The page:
Rising temperatures and erratic rainfall in drought-prone Dharmapuri in Tamil Nadu is making rain-fed agriculture non-viable. Here, some women farmers are going climate proof by growing millets
Every time it rains in Dharmapuri, M Molagappan, a retired farmer from Maraavadi village, claims to know its name. The year is split into periods of 13.5 days, he says, and each period has a different name.
“Ubba mazhai literally means heavy rains, and usually comes in the month of October. Pazhaya mazhai, or old rains, is at the end of the Tamil year, in March,” he said, but failed to recall all the names of rains in different seasons, which one can find in Tamil literature.
“We have forgotten their names, the rains have forgotten us,” says SA Chinnasamy, president of the Thamizhaga Vivasayigal Sangam (Tamil Nadu Farmers Union). “It is because it doesn’t rain like the way it used to. The last 15 years seem to be particularly bad,” says Chinnasamy.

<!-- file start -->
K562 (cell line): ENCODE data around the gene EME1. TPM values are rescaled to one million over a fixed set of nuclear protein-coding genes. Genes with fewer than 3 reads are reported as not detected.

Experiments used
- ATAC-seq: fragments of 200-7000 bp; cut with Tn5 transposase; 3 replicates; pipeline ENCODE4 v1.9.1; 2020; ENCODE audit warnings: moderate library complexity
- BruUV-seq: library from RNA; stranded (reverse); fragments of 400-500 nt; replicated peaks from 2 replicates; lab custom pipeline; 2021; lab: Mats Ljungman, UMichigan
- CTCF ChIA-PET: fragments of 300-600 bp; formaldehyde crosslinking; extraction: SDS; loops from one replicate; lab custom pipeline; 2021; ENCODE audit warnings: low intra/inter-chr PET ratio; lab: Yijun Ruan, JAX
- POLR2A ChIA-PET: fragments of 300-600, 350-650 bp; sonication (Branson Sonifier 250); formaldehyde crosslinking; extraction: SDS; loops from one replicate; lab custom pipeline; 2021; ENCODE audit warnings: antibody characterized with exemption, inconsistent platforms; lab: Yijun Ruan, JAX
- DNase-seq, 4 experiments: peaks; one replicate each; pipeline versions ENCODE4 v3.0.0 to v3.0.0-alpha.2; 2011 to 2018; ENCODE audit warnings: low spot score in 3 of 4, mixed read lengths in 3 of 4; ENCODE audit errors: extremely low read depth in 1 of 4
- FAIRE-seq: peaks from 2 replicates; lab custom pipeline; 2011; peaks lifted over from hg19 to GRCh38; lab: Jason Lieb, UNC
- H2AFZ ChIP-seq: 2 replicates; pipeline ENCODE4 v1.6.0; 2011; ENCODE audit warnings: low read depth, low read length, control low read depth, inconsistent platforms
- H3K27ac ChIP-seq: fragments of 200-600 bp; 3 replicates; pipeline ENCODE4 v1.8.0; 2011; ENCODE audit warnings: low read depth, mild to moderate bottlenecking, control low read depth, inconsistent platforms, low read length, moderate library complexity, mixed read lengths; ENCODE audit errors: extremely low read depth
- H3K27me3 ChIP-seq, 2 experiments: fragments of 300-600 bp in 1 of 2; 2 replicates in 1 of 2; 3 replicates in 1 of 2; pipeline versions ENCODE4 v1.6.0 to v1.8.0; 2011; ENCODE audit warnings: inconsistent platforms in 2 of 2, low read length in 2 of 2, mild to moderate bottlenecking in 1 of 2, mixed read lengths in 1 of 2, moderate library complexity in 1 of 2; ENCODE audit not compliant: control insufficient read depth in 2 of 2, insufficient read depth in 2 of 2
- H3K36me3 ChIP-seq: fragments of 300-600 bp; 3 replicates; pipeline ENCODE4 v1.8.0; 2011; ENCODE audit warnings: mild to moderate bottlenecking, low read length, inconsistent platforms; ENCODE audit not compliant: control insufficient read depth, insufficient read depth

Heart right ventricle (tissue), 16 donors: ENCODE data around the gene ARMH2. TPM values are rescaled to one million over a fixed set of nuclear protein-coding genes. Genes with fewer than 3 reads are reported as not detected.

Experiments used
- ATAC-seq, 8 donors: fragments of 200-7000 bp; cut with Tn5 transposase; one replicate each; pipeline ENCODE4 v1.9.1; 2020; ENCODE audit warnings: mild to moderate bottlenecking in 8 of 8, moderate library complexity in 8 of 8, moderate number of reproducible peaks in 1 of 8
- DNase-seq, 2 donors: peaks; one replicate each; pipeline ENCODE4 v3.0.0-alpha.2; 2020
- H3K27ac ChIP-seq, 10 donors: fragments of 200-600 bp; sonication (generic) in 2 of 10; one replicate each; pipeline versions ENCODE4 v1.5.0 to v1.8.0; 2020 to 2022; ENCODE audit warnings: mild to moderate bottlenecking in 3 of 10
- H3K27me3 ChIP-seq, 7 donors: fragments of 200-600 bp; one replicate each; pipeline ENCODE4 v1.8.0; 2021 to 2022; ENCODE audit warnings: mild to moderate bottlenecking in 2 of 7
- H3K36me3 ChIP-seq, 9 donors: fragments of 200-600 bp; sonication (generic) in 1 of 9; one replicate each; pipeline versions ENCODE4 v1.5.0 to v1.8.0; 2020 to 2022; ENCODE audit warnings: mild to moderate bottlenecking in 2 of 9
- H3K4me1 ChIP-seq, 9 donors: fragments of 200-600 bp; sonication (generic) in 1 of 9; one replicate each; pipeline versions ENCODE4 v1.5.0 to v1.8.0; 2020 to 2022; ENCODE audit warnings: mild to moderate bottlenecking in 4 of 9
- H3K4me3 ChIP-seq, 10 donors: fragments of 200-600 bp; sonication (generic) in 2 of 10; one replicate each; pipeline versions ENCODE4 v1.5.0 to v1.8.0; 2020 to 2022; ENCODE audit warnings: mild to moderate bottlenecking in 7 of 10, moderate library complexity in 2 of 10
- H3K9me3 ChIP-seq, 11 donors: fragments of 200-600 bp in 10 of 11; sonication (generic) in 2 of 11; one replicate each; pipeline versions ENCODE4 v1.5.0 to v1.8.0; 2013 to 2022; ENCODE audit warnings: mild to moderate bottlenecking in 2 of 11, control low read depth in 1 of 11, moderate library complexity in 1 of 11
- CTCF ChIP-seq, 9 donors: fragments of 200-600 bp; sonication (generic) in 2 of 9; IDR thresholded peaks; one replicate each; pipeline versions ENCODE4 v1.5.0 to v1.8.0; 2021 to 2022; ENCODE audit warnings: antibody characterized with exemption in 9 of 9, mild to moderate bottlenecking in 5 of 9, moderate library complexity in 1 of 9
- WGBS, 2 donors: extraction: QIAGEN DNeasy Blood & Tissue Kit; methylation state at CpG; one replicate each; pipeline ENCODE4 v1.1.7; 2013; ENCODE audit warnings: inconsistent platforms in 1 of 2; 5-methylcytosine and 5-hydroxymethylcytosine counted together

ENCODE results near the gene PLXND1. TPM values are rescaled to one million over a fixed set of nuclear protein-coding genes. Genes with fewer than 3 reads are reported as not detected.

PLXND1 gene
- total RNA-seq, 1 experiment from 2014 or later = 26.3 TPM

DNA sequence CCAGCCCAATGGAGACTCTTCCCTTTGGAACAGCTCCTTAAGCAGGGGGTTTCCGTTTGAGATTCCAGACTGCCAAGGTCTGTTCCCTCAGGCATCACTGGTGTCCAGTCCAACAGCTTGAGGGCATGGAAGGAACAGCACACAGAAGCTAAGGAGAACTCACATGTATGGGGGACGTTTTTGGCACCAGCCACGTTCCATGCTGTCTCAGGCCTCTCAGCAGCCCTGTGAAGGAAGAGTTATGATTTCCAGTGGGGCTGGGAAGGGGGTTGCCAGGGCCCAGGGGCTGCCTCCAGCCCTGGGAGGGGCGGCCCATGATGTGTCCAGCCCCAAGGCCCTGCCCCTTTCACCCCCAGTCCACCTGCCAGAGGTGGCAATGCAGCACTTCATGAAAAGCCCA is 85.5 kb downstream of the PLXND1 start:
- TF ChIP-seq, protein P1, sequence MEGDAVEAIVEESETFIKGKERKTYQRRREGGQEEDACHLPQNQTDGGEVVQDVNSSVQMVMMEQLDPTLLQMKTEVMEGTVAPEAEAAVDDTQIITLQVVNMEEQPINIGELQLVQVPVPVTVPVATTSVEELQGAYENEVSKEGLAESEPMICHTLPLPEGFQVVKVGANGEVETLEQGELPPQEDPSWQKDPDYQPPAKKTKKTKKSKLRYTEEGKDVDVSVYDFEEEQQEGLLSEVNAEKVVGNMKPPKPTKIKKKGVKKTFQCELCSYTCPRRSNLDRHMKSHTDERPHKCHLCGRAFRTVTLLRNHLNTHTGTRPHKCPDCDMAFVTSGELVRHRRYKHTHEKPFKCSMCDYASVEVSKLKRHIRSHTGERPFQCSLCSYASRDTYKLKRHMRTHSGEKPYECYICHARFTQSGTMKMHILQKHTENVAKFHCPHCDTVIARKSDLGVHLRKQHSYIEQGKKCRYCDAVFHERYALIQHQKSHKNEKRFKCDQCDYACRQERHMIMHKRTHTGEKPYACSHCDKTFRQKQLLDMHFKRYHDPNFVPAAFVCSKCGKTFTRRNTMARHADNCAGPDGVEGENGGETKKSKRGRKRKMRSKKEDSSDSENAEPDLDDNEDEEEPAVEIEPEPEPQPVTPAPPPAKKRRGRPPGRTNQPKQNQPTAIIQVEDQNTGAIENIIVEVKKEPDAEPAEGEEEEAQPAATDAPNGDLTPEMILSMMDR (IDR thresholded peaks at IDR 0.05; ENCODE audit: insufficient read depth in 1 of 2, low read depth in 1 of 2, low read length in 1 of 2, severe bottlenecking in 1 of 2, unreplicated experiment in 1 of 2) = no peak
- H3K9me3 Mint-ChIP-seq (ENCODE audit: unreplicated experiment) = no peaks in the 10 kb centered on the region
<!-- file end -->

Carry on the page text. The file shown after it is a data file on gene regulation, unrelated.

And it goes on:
Data from the state’s agriculture department shows that apart from 2016, the district has received average or above average rainfall since 2004. The problem here, is not really the amount of rainfall through the year, but its distribution.
Dharmapuri was among the worst hit in Tamil Nadu in 2016 when the state saw its worst drought in 140 years, receiving less than half the average rainfall. While the long period average rainfall for the region is 853.1 mm annually, the district received only 397.6 mm of rain in 2016.
“It’s not just the total rainfall. Rain distribution over an area and time are most crucial for farming, and this has been a failure in Dharmapuri,” says Chinnasamy.